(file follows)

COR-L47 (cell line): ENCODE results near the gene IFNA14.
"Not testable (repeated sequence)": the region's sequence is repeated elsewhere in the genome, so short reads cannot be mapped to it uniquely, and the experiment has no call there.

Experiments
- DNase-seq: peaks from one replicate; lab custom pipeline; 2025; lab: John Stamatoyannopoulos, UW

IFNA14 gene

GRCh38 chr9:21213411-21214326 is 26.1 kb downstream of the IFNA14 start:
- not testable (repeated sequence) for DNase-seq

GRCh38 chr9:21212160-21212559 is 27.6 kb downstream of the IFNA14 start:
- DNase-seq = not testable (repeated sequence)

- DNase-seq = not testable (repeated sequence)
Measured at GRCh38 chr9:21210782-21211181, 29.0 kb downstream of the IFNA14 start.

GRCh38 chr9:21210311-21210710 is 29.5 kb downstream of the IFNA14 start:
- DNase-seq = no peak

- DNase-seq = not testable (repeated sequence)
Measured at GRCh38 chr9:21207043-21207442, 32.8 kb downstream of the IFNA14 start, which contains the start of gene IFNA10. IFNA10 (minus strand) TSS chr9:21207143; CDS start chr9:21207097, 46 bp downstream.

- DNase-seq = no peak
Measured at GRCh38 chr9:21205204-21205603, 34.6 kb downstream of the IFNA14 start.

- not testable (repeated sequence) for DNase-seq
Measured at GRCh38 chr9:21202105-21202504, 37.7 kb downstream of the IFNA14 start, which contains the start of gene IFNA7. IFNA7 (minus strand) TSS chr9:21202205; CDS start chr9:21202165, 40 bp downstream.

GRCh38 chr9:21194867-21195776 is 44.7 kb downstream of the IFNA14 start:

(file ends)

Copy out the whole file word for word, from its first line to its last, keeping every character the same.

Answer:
COR-L47 (cell line): ENCODE results near the gene IFNA14.
"Not testable (repeated sequence)": the region's sequence is repeated elsewhere in the genome, so short reads cannot be mapped to it uniquely, and the experiment has no call there.

Experiments
- DNase-seq: peaks from one replicate; lab custom pipeline; 2025; lab: John Stamatoyannopoulos, UW

IFNA14 gene

GRCh38 chr9:21213411-21214326 is 26.1 kb downstream of the IFNA14 start:
- not testable (repeated sequence) for DNase-seq

GRCh38 chr9:21212160-21212559 is 27.6 kb downstream of the IFNA14 start:
- DNase-seq = not testable (repeated sequence)

- DNase-seq = not testable (repeated sequence)
Measured at GRCh38 chr9:21210782-21211181, 29.0 kb downstream of the IFNA14 start.

GRCh38 chr9:21210311-21210710 is 29.5 kb downstream of the IFNA14 start:
- DNase-seq = no peak

- DNase-seq = not testable (repeated sequence)
Measured at GRCh38 chr9:21207043-21207442, 32.8 kb downstream of the IFNA14 start, which contains the start of gene IFNA10. IFNA10 (minus strand) TSS chr9:21207143; CDS start chr9:21207097, 46 bp downstream.

- DNase-seq = no peak
Measured at GRCh38 chr9:21205204-21205603, 34.6 kb downstream of the IFNA14 start.

- not testable (repeated sequence) for DNase-seq
Measured at GRCh38 chr9:21202105-21202504, 37.7 kb downstream of the IFNA14 start, which contains the start of gene IFNA7. IFNA7 (minus strand) TSS chr9:21202205; CDS start chr9:21202165, 40 bp downstream.

GRCh38 chr9:21194867-21195776 is 44.7 kb downstream of the IFNA14 start: